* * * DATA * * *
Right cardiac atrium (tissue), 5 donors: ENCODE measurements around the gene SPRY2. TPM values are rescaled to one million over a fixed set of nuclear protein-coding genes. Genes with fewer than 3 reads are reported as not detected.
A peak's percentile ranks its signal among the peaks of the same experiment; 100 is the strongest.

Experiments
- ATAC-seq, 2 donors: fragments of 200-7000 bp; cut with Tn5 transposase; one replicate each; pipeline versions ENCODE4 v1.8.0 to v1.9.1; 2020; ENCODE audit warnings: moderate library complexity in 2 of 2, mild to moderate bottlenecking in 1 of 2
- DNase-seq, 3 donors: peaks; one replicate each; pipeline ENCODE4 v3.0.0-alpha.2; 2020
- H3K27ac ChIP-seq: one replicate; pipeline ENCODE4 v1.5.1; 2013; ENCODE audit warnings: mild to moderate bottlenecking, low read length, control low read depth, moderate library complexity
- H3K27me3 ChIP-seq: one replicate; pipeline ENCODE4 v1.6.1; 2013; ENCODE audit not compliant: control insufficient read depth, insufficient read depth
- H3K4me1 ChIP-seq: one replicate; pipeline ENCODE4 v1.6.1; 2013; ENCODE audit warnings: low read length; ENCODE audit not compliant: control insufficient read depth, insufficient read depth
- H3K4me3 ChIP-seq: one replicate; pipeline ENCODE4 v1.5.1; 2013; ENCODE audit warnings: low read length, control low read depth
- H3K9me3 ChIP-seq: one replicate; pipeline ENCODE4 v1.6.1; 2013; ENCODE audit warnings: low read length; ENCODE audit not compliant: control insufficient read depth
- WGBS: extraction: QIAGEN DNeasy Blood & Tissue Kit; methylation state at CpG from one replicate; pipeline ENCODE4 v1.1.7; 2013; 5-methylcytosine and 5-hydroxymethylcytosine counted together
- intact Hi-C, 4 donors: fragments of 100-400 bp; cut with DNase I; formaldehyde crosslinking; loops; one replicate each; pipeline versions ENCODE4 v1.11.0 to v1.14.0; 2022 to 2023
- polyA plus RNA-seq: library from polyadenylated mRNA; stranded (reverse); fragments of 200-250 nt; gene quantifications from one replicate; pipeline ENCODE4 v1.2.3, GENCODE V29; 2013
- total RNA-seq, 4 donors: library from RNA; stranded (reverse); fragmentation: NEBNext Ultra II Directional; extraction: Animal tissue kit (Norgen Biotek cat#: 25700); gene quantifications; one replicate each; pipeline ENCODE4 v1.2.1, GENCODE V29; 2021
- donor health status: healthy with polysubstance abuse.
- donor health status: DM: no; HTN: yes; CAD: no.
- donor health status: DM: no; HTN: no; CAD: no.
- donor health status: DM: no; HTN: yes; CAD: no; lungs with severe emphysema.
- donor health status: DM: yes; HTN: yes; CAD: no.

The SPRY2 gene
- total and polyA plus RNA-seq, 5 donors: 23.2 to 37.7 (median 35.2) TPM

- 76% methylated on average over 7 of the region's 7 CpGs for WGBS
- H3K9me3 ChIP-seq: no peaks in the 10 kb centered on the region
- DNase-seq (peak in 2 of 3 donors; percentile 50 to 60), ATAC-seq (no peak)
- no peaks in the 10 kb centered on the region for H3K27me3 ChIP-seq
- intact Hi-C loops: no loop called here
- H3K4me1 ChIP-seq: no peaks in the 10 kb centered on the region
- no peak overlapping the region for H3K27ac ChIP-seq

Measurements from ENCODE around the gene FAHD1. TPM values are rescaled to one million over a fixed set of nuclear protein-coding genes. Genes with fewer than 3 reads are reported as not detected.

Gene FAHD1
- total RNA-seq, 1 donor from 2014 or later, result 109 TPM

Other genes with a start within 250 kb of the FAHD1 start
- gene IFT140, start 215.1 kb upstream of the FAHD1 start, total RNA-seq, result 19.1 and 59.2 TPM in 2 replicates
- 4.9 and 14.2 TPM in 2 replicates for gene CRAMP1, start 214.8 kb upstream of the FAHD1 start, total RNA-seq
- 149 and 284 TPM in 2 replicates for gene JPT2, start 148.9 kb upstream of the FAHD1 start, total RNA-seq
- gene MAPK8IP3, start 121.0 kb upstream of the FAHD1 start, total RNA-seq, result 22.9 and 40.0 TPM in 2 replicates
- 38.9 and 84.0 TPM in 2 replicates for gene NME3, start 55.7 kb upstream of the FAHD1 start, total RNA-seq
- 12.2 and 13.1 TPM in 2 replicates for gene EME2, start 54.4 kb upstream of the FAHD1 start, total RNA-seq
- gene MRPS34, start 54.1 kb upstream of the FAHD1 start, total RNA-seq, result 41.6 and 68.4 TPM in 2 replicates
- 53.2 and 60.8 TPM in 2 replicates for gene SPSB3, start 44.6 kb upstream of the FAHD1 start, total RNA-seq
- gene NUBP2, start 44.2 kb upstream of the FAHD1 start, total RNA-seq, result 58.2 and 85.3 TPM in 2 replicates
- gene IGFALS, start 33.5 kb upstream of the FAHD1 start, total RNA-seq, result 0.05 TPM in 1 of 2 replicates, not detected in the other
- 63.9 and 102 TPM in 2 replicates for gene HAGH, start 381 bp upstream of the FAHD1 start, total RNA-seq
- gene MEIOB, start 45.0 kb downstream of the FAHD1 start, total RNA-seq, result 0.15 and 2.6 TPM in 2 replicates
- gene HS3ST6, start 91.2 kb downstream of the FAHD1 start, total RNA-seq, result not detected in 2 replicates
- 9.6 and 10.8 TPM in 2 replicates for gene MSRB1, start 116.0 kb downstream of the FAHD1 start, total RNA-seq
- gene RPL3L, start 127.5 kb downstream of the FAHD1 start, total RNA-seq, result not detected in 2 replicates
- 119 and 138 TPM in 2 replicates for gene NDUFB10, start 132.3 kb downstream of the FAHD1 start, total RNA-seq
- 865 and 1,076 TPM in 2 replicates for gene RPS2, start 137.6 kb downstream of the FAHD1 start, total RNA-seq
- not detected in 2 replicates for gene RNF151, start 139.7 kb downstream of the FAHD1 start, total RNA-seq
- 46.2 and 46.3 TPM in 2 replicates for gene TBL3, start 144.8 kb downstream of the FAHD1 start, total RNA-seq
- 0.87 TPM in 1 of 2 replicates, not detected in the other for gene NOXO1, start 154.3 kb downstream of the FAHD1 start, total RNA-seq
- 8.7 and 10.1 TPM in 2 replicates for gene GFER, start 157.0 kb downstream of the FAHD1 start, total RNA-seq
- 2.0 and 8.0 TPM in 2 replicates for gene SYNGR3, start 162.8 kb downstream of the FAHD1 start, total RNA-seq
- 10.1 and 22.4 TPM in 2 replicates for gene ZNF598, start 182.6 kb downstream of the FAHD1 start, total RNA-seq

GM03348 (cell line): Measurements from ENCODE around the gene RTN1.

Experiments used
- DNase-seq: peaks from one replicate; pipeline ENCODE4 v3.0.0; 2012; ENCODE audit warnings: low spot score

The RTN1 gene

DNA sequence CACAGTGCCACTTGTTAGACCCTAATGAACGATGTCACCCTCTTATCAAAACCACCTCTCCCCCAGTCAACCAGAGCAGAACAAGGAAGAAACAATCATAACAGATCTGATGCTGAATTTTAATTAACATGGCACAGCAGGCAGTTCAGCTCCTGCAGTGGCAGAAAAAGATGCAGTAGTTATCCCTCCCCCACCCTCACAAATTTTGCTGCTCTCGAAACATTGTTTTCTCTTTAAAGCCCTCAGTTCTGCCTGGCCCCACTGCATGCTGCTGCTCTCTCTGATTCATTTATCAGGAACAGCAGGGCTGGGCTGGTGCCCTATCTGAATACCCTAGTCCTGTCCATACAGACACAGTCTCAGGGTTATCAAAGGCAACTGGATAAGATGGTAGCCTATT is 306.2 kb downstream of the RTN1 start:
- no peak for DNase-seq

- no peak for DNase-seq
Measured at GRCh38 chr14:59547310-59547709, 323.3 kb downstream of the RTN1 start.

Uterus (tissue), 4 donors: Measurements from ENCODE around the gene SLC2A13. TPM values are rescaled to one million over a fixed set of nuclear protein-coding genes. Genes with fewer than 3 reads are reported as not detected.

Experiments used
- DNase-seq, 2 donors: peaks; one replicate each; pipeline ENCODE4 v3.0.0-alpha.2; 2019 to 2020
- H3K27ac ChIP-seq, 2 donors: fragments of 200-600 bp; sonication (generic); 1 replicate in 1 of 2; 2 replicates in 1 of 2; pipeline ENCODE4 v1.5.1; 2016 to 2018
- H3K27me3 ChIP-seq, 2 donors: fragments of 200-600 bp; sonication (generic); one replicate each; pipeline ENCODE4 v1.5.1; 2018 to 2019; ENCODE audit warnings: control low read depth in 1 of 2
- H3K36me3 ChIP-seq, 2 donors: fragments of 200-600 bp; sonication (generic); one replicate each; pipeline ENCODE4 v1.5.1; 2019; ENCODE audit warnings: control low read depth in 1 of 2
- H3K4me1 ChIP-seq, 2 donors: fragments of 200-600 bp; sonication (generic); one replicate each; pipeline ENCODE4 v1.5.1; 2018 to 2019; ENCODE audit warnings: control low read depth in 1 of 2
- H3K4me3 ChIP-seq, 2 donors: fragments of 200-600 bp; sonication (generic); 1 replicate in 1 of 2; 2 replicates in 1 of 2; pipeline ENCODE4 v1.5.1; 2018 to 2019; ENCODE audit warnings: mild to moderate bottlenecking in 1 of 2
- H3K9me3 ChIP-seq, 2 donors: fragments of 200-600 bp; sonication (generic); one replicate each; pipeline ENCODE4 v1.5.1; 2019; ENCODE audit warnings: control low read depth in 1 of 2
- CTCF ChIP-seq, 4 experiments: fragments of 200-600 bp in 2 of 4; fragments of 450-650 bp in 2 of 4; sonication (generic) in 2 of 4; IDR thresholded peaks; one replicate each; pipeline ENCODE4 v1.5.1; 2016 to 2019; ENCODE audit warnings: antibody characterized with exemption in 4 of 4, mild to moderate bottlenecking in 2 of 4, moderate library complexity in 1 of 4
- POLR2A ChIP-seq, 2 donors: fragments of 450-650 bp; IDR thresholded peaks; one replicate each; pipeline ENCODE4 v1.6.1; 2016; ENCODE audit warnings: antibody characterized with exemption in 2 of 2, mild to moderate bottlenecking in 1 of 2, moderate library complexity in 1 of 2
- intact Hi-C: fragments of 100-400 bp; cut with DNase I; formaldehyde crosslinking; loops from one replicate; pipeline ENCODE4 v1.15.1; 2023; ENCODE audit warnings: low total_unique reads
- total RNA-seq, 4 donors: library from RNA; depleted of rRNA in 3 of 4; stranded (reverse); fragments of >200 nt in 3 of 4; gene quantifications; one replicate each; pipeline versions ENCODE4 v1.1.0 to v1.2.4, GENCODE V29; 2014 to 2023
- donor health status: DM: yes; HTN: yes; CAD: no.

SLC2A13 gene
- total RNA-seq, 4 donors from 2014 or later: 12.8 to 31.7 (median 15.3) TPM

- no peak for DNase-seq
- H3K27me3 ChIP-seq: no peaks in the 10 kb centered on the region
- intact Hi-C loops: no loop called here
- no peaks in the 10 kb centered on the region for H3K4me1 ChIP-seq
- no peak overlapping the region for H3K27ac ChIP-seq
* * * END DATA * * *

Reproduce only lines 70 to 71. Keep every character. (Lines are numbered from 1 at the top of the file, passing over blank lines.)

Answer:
- H3K4me1 ChIP-seq, 2 donors: fragments of 200-600 bp; sonication (generic); one replicate each; pipeline ENCODE4 v1.5.1; 2018 to 2019; ENCODE audit warnings: control low read depth in 1 of 2
- H3K4me3 ChIP-seq, 2 donors: fragments of 200-600 bp; sonication (generic); 1 replicate in 1 of 2; 2 replicates in 1 of 2; pipeline ENCODE4 v1.5.1; 2018 to 2019; ENCODE audit warnings: mild to moderate bottlenecking in 1 of 2